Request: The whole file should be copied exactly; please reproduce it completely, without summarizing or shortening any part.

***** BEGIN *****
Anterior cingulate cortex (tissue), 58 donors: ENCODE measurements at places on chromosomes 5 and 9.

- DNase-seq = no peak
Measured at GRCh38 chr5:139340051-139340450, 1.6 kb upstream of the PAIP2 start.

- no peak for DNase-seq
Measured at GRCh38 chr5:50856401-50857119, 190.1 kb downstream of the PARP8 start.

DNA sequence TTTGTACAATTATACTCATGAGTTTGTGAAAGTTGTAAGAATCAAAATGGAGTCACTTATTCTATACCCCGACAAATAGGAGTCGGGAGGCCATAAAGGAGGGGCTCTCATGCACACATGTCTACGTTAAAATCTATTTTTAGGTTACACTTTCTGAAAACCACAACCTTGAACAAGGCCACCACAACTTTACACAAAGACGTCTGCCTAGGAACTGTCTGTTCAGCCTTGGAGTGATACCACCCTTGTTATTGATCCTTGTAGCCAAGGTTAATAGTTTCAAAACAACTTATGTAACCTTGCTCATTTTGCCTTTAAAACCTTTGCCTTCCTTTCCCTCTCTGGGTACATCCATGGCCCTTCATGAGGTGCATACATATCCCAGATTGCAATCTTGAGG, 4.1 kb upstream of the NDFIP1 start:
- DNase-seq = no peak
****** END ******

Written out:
Anterior cingulate cortex (tissue), 58 donors: ENCODE measurements at places on chromosomes 5 and 9.

- DNase-seq = no peak
Measured at GRCh38 chr5:139340051-139340450, 1.6 kb upstream of the PAIP2 start.

- no peak for DNase-seq
Measured at GRCh38 chr5:50856401-50857119, 190.1 kb downstream of the PARP8 start.

DNA sequence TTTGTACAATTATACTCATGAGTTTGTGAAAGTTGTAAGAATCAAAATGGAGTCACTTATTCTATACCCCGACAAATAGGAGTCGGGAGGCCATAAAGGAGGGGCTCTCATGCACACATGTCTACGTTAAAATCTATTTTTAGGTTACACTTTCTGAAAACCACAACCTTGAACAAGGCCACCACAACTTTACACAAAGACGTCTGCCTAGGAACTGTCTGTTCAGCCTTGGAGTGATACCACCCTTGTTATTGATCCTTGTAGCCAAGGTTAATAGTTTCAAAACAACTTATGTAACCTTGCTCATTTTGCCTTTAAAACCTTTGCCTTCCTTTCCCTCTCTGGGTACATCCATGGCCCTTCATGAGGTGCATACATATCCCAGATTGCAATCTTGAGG, 4.1 kb upstream of the NDFIP1 start:
- DNase-seq = no peak